Password Sharing for Streaming Services: Kindness or Criminal?

With the abundance of streaming services out there, it can be a headache to keep up with your favorite shows. Sometimes they’re available on one platform for a while, only to disappear and resurface on another. And if you like a lot of different shows, you might find them spread out across several different platforms—each requiring its own unique subscription for access.

We’ve all given out or borrowed a password from a friend to catch a must-watch show or highly anticipated premiere. But have you ever thought about password sharing as stealing?

Well, if you haven’t, you’re not alone—80% of Americans don’t think it’s stealing, according to a Secure Data study. And of all viewers, 69% have shared login information with friends or family and used someone else’s account to stream, and Netflix, Disney+, and Hulu passwords are getting shared around the most.

Streaming services, however, aren’t fans of password sharing, and they’re taking more and more measures to crack down on the practice. So, is it okay to share our passwords and stick it to the corporate machine, or are we basically committing grand theft TV? Let’s dive in!

What Americans are paying for

When you get down to it, we share streaming service passwords to cut down on costs. Most of us don’t want to pay for one service, let alone the dozen or so it takes to get access to all of our favorite TV shows. And with new services cropping up all the time, it seems harder and harder to actually get what you want for a reasonable cost.

When we’re forced to fork over the cash, what do we want in a service? Nearly 2 in 5 Americans say no ads, and they’re willing to pay extra to not have to sit through commercials.

But it’s hard to say if most Americans find value in paying for streaming services at all. If a password crackdown took place across all services, viewers say they’d be most likely to give up Netflix, Hulu, and Disney+ for good. Nearly 1 in 10 Americans have canceled their accounts after restrictions on password sharing—though the same amount just opened their own accounts after they lost access, so it can go either way.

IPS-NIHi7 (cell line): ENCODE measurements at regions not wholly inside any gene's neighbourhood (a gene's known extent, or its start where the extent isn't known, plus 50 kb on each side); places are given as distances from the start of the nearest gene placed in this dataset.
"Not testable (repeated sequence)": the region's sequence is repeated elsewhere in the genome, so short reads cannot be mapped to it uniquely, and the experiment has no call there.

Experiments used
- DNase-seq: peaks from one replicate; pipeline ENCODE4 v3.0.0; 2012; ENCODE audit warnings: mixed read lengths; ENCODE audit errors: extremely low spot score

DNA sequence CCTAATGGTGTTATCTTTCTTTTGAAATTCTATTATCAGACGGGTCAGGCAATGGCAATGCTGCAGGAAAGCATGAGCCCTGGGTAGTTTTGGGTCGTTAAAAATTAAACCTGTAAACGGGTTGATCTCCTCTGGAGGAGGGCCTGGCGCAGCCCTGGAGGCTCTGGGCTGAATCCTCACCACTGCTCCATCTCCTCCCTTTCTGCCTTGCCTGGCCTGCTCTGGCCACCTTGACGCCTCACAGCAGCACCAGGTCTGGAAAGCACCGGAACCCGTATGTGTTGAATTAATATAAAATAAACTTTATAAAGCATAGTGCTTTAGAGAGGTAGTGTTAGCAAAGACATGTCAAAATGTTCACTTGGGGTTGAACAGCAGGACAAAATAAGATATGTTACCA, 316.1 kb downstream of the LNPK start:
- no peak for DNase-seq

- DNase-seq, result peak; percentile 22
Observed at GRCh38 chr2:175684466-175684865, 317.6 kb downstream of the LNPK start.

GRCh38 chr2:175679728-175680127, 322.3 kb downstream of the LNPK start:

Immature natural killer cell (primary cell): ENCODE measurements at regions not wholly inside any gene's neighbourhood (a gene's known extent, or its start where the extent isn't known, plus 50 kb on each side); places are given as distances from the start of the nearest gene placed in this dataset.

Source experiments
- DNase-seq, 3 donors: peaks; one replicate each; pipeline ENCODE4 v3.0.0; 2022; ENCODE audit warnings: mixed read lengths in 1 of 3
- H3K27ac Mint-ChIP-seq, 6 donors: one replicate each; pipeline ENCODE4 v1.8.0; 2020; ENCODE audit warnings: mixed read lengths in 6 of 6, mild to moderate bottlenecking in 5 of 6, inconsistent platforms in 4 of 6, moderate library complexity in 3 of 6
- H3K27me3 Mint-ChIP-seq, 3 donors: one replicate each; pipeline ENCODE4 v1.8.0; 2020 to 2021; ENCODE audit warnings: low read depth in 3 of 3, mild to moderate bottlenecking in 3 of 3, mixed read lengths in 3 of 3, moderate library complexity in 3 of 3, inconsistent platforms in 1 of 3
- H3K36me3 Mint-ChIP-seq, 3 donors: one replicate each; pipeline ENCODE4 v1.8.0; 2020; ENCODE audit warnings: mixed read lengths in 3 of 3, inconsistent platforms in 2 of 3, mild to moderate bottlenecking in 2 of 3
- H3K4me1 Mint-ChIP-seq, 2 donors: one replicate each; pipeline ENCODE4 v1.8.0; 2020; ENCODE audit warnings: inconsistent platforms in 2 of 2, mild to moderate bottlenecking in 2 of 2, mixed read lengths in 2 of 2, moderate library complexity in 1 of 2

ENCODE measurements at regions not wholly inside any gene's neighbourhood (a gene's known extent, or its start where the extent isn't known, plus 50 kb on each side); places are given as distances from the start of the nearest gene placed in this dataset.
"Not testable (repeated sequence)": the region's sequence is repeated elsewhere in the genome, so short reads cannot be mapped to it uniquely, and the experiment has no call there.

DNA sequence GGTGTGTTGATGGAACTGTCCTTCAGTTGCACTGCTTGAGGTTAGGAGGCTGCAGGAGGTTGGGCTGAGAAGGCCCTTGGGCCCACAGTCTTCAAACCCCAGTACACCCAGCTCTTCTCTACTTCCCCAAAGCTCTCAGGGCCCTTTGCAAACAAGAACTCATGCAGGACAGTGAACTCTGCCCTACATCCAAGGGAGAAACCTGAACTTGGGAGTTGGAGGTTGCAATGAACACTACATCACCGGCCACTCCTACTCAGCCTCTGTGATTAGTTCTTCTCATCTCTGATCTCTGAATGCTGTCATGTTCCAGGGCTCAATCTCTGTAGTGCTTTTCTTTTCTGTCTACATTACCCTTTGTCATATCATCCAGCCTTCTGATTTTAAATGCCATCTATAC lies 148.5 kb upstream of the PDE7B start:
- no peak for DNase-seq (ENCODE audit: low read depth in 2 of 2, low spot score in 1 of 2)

Sharing isn’t all fun and games

It’s pretty normal to have a family streaming account—with different profiles, of course, so the kids can watch cartoons without accidentally losing Dad’s place in Friday Night Lights. But family members aren’t the only ones password sharing: 1 in 3 people share with their partner, while 1 in 4 viewers share with friends.

Password sharers usually have some kind of rules or agreement for how to use the account. For example, 36% have a rule in place for extra users to only use the guest account, not their main one. Additionally, 24% require password borrowers to ask before logging on.

Most people share passwords to help friends and loved ones out. Having access to the same movies and TV shows also means more shared experiences through watching together. Still, it’s important to keep in mind that there are risks to letting your password circulate, especially if it falls into untrustworthy hands.

To Share or Not to Share?

As companies crack down on password sharing, spreading the TV love might be more trouble than it’s worth since it’s technically against the terms of service. In addition to making Netflix mad, you’re also putting your own data privacy at risk every time you share, especially if you use the same password across multiple sites. So, while sharing is caring in most contexts, when it comes to your streaming password, it might be best to keep it to yourself.

Americans wrestle with the morality of sharing streaming passwords as services tighten rules against the practice.
With companies cracking down on password sharing, users face dilemmas over privacy and terms of service.

As streaming services tighten rules, the debate on sharing passwords raises questions of ethics and practicality.

Password Sharing for Streaming Services: Kindness or Criminal?

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